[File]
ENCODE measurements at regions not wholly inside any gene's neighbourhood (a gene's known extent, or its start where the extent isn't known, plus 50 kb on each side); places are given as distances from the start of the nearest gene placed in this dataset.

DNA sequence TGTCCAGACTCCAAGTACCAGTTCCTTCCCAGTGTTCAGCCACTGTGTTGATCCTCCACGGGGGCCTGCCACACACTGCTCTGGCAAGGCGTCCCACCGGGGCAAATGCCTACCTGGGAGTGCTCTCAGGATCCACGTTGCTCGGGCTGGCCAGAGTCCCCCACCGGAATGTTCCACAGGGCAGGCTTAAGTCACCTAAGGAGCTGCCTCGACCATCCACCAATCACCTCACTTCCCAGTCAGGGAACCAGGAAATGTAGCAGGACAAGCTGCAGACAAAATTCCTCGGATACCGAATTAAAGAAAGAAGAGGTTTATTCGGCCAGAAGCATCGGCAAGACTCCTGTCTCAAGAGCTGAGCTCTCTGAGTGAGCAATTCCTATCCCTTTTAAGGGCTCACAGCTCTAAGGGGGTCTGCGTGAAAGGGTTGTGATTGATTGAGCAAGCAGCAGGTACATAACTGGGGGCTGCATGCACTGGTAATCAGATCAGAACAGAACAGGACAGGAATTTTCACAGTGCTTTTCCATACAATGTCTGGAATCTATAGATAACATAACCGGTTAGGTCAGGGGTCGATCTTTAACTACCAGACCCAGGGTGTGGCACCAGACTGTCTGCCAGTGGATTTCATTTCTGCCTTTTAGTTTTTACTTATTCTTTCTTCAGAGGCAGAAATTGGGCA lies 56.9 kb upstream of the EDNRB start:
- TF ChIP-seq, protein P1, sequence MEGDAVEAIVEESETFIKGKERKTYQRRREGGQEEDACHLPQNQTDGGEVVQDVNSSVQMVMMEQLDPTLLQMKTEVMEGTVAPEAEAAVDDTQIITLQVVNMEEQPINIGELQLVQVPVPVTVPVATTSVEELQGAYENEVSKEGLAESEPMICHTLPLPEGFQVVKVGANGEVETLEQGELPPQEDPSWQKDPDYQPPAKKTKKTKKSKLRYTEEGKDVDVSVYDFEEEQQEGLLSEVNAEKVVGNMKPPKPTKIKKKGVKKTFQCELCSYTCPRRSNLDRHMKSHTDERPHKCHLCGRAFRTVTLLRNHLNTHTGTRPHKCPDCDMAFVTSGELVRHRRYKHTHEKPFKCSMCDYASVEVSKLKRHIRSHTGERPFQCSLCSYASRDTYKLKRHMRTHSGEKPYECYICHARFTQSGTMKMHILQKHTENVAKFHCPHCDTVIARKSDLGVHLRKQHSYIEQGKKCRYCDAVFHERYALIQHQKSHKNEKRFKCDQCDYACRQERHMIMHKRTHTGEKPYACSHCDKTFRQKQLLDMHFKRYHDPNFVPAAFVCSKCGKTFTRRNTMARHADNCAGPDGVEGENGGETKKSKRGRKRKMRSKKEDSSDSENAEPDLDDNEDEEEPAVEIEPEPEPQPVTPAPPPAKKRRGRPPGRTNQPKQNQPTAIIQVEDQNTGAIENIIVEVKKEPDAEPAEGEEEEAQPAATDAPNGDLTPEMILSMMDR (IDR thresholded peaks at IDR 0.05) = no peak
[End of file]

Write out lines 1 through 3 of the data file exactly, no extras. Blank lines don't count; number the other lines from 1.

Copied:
ENCODE measurements at regions not wholly inside any gene's neighbourhood (a gene's known extent, or its start where the extent isn't known, plus 50 kb on each side); places are given as distances from the start of the nearest gene placed in this dataset.

DNA sequence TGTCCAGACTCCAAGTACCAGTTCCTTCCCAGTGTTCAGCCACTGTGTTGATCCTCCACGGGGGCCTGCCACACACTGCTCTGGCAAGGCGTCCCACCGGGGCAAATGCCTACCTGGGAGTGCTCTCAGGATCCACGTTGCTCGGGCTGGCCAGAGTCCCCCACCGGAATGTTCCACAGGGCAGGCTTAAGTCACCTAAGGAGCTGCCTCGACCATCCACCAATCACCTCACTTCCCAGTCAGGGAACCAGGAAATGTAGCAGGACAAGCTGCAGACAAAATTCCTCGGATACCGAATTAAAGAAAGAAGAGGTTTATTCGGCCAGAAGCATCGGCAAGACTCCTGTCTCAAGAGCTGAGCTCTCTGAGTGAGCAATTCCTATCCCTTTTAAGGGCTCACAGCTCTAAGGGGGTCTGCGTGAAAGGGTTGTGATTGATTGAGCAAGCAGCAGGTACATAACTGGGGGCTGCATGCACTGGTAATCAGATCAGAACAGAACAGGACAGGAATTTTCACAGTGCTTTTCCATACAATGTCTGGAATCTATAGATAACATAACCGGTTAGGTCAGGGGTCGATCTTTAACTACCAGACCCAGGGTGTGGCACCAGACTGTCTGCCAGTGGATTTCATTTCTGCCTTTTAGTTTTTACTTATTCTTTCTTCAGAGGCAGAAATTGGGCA lies 56.9 kb upstream of the EDNRB start:
- TF ChIP-seq, protein P1, sequence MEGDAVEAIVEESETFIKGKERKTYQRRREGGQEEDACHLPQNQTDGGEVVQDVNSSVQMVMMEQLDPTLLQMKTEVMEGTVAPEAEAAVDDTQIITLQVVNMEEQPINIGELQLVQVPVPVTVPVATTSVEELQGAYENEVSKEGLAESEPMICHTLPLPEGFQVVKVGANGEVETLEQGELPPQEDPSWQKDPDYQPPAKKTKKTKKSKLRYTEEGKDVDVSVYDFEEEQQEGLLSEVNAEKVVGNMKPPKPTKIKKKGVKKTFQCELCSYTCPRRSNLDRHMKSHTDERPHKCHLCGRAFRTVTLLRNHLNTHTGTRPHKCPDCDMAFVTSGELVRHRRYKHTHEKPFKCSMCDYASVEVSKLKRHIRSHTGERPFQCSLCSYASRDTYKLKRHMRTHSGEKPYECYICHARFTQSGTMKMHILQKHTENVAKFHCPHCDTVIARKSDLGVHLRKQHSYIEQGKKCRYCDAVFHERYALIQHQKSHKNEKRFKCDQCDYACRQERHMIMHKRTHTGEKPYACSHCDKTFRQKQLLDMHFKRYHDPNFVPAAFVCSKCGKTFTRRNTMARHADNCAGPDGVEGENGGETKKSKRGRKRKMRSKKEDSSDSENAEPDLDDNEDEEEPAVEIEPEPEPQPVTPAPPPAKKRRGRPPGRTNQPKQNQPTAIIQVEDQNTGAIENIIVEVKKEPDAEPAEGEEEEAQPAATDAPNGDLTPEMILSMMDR (IDR thresholded peaks at IDR 0.05) = no peak